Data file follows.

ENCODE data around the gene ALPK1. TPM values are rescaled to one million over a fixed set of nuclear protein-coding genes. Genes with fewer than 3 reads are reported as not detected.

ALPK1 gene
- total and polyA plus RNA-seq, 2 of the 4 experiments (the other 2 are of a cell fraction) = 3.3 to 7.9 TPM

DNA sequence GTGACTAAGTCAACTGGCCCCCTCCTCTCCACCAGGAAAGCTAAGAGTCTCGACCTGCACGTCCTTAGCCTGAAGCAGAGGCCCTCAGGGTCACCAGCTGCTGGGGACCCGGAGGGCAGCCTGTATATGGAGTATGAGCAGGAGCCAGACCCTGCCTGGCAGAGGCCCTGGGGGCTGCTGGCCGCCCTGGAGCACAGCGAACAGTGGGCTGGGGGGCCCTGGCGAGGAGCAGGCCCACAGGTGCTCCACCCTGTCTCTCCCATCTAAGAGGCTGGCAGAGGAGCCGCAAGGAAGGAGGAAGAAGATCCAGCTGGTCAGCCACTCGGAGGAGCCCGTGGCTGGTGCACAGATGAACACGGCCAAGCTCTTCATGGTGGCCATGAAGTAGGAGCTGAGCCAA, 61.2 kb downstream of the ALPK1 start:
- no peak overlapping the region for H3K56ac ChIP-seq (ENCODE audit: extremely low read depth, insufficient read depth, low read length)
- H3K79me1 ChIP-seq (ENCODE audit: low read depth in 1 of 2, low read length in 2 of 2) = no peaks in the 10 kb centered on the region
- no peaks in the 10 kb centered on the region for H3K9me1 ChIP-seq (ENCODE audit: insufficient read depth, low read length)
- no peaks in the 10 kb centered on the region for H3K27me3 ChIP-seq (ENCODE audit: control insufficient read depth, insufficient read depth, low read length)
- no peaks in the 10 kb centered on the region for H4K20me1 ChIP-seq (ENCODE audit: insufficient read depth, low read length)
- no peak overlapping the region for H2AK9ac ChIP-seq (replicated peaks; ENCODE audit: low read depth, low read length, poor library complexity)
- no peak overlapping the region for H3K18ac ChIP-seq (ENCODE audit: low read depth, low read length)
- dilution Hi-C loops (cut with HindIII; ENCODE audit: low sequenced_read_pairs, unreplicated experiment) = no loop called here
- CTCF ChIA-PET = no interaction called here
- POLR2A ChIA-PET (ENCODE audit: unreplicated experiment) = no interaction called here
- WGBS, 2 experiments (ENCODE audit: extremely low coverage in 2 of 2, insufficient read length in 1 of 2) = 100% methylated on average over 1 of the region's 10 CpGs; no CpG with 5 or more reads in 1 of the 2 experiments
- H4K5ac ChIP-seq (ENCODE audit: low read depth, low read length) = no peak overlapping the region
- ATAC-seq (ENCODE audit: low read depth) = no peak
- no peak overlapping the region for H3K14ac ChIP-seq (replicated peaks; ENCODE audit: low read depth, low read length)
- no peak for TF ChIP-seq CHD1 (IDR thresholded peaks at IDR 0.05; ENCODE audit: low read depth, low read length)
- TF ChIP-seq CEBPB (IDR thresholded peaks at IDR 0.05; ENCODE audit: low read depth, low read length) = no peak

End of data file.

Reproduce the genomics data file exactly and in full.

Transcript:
ENCODE data around the gene ALPK1. TPM values are rescaled to one million over a fixed set of nuclear protein-coding genes. Genes with fewer than 3 reads are reported as not detected.

ALPK1 gene
- total and polyA plus RNA-seq, 2 of the 4 experiments (the other 2 are of a cell fraction) = 3.3 to 7.9 TPM

DNA sequence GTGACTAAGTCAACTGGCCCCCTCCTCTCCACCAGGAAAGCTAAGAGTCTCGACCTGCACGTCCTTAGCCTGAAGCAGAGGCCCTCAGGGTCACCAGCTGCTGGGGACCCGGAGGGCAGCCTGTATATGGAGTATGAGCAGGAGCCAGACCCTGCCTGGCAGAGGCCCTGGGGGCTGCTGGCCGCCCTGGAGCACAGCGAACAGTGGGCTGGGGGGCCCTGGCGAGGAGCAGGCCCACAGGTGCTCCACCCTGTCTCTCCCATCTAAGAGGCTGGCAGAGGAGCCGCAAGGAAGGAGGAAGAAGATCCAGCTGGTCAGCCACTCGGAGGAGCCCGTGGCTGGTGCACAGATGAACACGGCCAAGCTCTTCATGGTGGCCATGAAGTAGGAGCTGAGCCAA, 61.2 kb downstream of the ALPK1 start:
- no peak overlapping the region for H3K56ac ChIP-seq (ENCODE audit: extremely low read depth, insufficient read depth, low read length)
- H3K79me1 ChIP-seq (ENCODE audit: low read depth in 1 of 2, low read length in 2 of 2) = no peaks in the 10 kb centered on the region
- no peaks in the 10 kb centered on the region for H3K9me1 ChIP-seq (ENCODE audit: insufficient read depth, low read length)
- no peaks in the 10 kb centered on the region for H3K27me3 ChIP-seq (ENCODE audit: control insufficient read depth, insufficient read depth, low read length)
- no peaks in the 10 kb centered on the region for H4K20me1 ChIP-seq (ENCODE audit: insufficient read depth, low read length)
- no peak overlapping the region for H2AK9ac ChIP-seq (replicated peaks; ENCODE audit: low read depth, low read length, poor library complexity)
- no peak overlapping the region for H3K18ac ChIP-seq (ENCODE audit: low read depth, low read length)
- dilution Hi-C loops (cut with HindIII; ENCODE audit: low sequenced_read_pairs, unreplicated experiment) = no loop called here
- CTCF ChIA-PET = no interaction called here
- POLR2A ChIA-PET (ENCODE audit: unreplicated experiment) = no interaction called here
- WGBS, 2 experiments (ENCODE audit: extremely low coverage in 2 of 2, insufficient read length in 1 of 2) = 100% methylated on average over 1 of the region's 10 CpGs; no CpG with 5 or more reads in 1 of the 2 experiments
- H4K5ac ChIP-seq (ENCODE audit: low read depth, low read length) = no peak overlapping the region
- ATAC-seq (ENCODE audit: low read depth) = no peak
- no peak overlapping the region for H3K14ac ChIP-seq (replicated peaks; ENCODE audit: low read depth, low read length)
- no peak for TF ChIP-seq CHD1 (IDR thresholded peaks at IDR 0.05; ENCODE audit: low read depth, low read length)
- TF ChIP-seq CEBPB (IDR thresholded peaks at IDR 0.05; ENCODE audit: low read depth, low read length) = no peak